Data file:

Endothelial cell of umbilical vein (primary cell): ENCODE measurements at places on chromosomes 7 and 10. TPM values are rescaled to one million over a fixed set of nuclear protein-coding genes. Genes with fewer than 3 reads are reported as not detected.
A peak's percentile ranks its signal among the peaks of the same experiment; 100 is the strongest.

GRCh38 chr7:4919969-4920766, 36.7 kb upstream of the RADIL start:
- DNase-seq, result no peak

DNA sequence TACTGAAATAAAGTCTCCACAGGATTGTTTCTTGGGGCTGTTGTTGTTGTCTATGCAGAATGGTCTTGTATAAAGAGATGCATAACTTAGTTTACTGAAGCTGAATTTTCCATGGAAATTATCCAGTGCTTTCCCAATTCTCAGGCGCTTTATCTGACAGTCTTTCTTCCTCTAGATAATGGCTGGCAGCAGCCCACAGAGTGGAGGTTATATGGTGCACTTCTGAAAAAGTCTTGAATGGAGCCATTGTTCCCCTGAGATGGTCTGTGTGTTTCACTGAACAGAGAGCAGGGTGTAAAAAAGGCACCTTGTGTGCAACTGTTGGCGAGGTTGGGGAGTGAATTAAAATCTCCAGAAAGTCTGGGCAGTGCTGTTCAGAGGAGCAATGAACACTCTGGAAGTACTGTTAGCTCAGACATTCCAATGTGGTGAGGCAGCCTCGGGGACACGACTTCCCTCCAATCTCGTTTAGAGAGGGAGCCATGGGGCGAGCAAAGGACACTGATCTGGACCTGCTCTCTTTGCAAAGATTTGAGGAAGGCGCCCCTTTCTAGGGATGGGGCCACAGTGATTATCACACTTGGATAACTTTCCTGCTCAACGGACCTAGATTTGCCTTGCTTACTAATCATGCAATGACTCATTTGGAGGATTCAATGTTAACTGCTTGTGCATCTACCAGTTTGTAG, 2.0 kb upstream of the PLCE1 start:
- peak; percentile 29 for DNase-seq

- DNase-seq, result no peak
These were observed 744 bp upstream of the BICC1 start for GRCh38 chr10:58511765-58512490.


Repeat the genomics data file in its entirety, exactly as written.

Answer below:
Endothelial cell of umbilical vein (primary cell): ENCODE measurements at places on chromosomes 7 and 10. TPM values are rescaled to one million over a fixed set of nuclear protein-coding genes. Genes with fewer than 3 reads are reported as not detected.
A peak's percentile ranks its signal among the peaks of the same experiment; 100 is the strongest.

GRCh38 chr7:4919969-4920766, 36.7 kb upstream of the RADIL start:
- DNase-seq, result no peak

DNA sequence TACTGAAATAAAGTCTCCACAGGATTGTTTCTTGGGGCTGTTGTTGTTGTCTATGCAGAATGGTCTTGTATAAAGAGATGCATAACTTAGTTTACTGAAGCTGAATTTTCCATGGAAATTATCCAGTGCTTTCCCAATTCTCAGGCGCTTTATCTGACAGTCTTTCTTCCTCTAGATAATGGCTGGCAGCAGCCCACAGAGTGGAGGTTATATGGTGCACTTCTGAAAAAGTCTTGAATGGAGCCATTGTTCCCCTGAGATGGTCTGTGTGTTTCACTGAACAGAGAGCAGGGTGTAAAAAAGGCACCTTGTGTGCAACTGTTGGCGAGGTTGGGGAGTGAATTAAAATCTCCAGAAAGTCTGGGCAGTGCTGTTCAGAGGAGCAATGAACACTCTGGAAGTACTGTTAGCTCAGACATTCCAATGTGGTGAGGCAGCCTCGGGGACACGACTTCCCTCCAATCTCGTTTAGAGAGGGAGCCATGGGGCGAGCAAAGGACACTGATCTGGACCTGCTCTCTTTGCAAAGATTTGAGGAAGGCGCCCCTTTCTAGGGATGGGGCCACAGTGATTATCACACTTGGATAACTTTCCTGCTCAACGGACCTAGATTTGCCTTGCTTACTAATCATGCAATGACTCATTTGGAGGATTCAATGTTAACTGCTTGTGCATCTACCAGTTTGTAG, 2.0 kb upstream of the PLCE1 start:
- peak; percentile 29 for DNase-seq

- DNase-seq, result no peak
These were observed 744 bp upstream of the BICC1 start for GRCh38 chr10:58511765-58512490.